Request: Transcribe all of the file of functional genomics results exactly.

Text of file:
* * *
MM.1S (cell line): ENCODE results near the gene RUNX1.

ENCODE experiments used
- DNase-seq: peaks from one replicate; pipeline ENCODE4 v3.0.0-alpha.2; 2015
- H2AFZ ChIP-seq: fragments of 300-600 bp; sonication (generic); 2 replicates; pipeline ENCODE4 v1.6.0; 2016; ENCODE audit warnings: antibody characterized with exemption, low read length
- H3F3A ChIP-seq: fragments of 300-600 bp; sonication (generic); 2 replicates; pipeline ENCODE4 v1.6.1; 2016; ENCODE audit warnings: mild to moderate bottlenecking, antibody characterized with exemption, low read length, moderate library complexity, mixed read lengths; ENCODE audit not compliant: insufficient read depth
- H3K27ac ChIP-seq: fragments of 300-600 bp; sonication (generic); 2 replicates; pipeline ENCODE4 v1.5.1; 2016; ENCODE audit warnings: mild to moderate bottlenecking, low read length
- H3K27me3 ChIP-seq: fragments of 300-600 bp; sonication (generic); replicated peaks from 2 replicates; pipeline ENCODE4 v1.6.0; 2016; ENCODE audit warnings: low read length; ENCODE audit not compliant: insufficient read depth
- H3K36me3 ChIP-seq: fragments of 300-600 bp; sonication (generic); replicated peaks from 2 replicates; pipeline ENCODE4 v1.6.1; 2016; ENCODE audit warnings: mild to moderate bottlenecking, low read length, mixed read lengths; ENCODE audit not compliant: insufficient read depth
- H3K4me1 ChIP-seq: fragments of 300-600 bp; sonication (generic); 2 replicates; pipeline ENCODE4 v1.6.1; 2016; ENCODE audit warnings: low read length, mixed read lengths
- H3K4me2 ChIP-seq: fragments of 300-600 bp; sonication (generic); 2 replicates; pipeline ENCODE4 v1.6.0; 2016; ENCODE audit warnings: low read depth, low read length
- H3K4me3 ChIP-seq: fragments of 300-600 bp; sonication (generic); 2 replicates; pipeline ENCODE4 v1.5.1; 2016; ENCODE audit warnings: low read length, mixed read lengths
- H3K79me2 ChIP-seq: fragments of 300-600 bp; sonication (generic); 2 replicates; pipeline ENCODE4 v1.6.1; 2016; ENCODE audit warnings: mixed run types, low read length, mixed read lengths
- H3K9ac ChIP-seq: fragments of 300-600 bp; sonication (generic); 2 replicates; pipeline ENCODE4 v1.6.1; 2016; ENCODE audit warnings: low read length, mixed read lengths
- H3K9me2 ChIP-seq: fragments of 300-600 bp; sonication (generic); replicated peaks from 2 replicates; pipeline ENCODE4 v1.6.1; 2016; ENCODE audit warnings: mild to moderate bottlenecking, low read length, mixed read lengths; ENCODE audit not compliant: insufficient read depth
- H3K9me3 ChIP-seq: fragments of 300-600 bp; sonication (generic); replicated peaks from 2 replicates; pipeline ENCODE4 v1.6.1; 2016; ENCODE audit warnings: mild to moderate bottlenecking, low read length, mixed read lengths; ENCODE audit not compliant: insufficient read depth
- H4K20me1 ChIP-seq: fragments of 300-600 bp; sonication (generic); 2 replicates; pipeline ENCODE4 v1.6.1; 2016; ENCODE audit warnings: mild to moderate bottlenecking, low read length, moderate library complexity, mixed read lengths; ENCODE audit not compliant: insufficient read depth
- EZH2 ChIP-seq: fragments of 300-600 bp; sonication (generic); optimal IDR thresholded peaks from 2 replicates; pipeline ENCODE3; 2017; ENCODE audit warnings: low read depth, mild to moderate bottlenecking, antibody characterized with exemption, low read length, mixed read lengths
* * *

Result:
MM.1S (cell line): ENCODE results near the gene RUNX1.

ENCODE experiments used
- DNase-seq: peaks from one replicate; pipeline ENCODE4 v3.0.0-alpha.2; 2015
- H2AFZ ChIP-seq: fragments of 300-600 bp; sonication (generic); 2 replicates; pipeline ENCODE4 v1.6.0; 2016; ENCODE audit warnings: antibody characterized with exemption, low read length
- H3F3A ChIP-seq: fragments of 300-600 bp; sonication (generic); 2 replicates; pipeline ENCODE4 v1.6.1; 2016; ENCODE audit warnings: mild to moderate bottlenecking, antibody characterized with exemption, low read length, moderate library complexity, mixed read lengths; ENCODE audit not compliant: insufficient read depth
- H3K27ac ChIP-seq: fragments of 300-600 bp; sonication (generic); 2 replicates; pipeline ENCODE4 v1.5.1; 2016; ENCODE audit warnings: mild to moderate bottlenecking, low read length
- H3K27me3 ChIP-seq: fragments of 300-600 bp; sonication (generic); replicated peaks from 2 replicates; pipeline ENCODE4 v1.6.0; 2016; ENCODE audit warnings: low read length; ENCODE audit not compliant: insufficient read depth
- H3K36me3 ChIP-seq: fragments of 300-600 bp; sonication (generic); replicated peaks from 2 replicates; pipeline ENCODE4 v1.6.1; 2016; ENCODE audit warnings: mild to moderate bottlenecking, low read length, mixed read lengths; ENCODE audit not compliant: insufficient read depth
- H3K4me1 ChIP-seq: fragments of 300-600 bp; sonication (generic); 2 replicates; pipeline ENCODE4 v1.6.1; 2016; ENCODE audit warnings: low read length, mixed read lengths
- H3K4me2 ChIP-seq: fragments of 300-600 bp; sonication (generic); 2 replicates; pipeline ENCODE4 v1.6.0; 2016; ENCODE audit warnings: low read depth, low read length
- H3K4me3 ChIP-seq: fragments of 300-600 bp; sonication (generic); 2 replicates; pipeline ENCODE4 v1.5.1; 2016; ENCODE audit warnings: low read length, mixed read lengths
- H3K79me2 ChIP-seq: fragments of 300-600 bp; sonication (generic); 2 replicates; pipeline ENCODE4 v1.6.1; 2016; ENCODE audit warnings: mixed run types, low read length, mixed read lengths
- H3K9ac ChIP-seq: fragments of 300-600 bp; sonication (generic); 2 replicates; pipeline ENCODE4 v1.6.1; 2016; ENCODE audit warnings: low read length, mixed read lengths
- H3K9me2 ChIP-seq: fragments of 300-600 bp; sonication (generic); replicated peaks from 2 replicates; pipeline ENCODE4 v1.6.1; 2016; ENCODE audit warnings: mild to moderate bottlenecking, low read length, mixed read lengths; ENCODE audit not compliant: insufficient read depth
- H3K9me3 ChIP-seq: fragments of 300-600 bp; sonication (generic); replicated peaks from 2 replicates; pipeline ENCODE4 v1.6.1; 2016; ENCODE audit warnings: mild to moderate bottlenecking, low read length, mixed read lengths; ENCODE audit not compliant: insufficient read depth
- H4K20me1 ChIP-seq: fragments of 300-600 bp; sonication (generic); 2 replicates; pipeline ENCODE4 v1.6.1; 2016; ENCODE audit warnings: mild to moderate bottlenecking, low read length, moderate library complexity, mixed read lengths; ENCODE audit not compliant: insufficient read depth
- EZH2 ChIP-seq: fragments of 300-600 bp; sonication (generic); optimal IDR thresholded peaks from 2 replicates; pipeline ENCODE3; 2017; ENCODE audit warnings: low read depth, mild to moderate bottlenecking, antibody characterized with exemption, low read length, mixed read lengths